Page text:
Figure 1

In fact, many new installation procedures like putting pipes or sheets of asbestos cement in place could probably be done with limited dust emission if good equipment and techniques are used. The problem is that no good techniques are applied and thus exposure occurs even in such situations. These conditions are indeed likely if neither contractors nor their employees are well informed and no regulators monitor their field behaviour. The construction industry is well known for less thoroughly trained workers and less careful contractors when it comes to safety and health issues and most likely this is even more pronounced in rural areas in developing regions. In this respect, as the Asian regions are the major importers and users of the world production of asbestos today, uncontrolled handling under unsafe conditions will build up a major problem for the future decades as it has already done in the Western hemisphere nations that were big users in the past. Prevention starts with awareness of a problem and the question will be how to create that awareness.

The awakening of awareness of the seriousness of the problem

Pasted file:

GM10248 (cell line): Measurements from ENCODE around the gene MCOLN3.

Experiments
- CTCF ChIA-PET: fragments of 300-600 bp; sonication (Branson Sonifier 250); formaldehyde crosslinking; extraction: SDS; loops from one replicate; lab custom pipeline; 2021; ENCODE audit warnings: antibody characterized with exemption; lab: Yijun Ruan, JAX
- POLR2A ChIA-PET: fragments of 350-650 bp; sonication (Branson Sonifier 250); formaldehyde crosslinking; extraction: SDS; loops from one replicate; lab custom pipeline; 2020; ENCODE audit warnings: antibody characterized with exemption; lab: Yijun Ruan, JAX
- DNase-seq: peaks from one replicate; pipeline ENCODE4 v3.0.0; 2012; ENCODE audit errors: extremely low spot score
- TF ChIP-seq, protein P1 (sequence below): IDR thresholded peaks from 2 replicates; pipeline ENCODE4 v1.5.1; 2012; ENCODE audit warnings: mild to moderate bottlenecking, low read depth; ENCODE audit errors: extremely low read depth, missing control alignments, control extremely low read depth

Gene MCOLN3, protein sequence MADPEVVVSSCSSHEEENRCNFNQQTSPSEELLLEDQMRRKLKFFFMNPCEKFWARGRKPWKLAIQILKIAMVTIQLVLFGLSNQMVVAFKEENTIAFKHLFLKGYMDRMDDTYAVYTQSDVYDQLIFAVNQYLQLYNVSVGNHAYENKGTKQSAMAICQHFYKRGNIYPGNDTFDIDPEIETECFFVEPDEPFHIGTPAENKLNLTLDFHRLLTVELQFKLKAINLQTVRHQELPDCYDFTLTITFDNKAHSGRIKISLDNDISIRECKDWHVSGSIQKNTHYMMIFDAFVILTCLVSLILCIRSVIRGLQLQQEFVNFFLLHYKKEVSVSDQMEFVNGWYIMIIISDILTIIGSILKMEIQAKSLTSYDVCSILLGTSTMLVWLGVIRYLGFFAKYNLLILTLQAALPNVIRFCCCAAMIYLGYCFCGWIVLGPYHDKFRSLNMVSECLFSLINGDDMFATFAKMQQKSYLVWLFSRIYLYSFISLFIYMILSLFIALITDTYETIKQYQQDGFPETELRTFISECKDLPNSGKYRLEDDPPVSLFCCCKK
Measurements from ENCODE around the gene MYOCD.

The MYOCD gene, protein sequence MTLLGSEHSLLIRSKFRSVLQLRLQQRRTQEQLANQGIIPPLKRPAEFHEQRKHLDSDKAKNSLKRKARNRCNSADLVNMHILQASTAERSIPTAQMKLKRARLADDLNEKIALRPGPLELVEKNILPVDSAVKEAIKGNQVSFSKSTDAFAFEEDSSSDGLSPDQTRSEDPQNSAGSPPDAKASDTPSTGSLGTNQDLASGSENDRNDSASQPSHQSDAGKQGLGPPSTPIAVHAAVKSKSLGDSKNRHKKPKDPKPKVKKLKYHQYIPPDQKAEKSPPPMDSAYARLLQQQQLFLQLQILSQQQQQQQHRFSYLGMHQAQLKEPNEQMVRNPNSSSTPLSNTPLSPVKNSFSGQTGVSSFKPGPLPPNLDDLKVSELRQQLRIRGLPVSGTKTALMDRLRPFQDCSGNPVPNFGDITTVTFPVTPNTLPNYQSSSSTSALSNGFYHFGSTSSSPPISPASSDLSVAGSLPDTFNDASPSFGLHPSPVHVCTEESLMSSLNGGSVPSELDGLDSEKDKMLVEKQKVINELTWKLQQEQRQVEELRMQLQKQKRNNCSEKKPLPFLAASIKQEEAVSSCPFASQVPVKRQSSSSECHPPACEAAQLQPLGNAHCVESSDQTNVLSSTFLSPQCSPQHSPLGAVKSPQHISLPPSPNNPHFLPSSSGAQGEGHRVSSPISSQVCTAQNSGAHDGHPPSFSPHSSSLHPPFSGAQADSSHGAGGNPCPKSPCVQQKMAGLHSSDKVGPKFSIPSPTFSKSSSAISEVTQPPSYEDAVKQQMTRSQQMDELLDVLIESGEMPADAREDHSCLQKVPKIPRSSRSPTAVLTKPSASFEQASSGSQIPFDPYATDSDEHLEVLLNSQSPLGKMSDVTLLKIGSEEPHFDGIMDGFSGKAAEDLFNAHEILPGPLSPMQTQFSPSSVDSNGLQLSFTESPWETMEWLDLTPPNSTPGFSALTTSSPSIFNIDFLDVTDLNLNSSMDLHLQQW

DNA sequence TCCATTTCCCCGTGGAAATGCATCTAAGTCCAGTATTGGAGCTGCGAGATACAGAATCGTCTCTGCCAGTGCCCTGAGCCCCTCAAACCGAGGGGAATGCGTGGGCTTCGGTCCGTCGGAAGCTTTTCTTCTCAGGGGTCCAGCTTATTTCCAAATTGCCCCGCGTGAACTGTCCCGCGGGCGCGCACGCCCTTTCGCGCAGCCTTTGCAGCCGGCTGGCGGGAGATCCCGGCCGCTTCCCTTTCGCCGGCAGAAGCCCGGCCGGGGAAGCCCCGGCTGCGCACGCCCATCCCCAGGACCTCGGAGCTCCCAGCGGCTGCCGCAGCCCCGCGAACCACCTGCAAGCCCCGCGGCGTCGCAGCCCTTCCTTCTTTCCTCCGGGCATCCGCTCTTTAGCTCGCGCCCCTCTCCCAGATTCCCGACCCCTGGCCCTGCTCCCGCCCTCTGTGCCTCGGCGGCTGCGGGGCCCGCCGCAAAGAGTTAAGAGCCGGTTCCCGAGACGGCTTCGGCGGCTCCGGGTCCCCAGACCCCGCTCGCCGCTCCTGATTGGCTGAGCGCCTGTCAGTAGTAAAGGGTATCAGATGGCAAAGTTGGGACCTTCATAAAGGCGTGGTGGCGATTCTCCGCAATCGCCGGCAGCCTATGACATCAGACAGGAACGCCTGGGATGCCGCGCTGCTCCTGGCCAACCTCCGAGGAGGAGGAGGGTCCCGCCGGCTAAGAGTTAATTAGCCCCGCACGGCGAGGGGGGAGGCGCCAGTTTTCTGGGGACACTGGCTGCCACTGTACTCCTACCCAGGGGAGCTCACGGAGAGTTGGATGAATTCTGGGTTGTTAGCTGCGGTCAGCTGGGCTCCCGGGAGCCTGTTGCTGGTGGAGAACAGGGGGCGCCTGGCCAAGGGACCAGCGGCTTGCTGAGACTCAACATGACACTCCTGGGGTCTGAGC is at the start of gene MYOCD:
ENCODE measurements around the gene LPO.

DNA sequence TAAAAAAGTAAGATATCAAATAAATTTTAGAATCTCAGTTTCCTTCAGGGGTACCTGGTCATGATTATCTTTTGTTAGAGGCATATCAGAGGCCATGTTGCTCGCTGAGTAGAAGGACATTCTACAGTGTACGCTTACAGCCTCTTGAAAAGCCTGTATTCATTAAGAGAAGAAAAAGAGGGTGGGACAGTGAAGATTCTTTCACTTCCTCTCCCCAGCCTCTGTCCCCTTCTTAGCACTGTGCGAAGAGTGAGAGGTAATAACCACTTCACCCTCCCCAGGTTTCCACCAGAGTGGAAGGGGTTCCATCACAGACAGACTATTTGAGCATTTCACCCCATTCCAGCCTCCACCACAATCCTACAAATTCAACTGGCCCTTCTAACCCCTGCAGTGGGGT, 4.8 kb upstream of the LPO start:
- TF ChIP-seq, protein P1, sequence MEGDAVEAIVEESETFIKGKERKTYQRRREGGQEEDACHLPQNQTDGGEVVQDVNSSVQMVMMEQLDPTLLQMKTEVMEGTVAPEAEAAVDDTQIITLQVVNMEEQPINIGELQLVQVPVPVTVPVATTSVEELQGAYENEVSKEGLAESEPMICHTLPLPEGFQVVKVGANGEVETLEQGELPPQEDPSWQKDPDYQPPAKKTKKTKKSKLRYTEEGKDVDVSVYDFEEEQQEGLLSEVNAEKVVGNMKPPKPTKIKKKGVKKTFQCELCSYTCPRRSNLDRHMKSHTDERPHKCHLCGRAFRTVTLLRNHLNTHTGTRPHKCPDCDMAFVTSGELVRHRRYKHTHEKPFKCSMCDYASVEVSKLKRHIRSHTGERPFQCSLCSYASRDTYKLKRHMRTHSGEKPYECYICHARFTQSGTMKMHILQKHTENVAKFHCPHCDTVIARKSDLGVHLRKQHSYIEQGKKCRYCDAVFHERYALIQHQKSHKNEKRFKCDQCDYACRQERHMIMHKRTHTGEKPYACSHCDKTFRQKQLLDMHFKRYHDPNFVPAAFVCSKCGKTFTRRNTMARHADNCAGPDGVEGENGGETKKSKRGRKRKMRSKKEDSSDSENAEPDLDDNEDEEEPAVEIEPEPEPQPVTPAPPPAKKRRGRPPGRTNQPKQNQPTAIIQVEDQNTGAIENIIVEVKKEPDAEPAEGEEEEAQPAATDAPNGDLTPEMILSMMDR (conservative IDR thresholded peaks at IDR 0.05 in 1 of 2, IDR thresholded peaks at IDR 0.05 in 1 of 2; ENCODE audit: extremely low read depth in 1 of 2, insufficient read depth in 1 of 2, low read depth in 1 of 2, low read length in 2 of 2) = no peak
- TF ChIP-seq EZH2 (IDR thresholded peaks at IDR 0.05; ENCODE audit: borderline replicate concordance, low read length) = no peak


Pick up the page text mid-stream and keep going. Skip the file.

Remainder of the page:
Let me describe the magnitude and the urgency of the problem in order to convince you that there is an asbestos problem in the construction sector. Traditional scientific reports on asbestos hazards have dealt with risks for miners, shipyard workers, textile workers and of course the insulators. When attempts were made to assess future mesothelioma trends in the UK, concern was expressed over the past neglect of the construction industry as a major risk sector1. I will illustrate how right they were by sharing with you some data from a Swedish construction worker cohort that has been followed for more than a quarter of a century. All construction companies in Sweden had established a joint occupational health and safety service, BYGGHALSAN, which was in operation between 1969 and 1993. There was a joint management involving all employers and unions in the construction sector including affiliated trades like painting, plumbing, electrical work etc - in all covering some 150,000-200,000 workers at a given time. Its expert advisers included a medical staff of some 200 people and a part of the medical program was health surveillance examinations at regular intervals applicable to the different trades and thus hazards. All medical record keeping was computerised and the database has since been used for different epidemiological surveillance purposes2.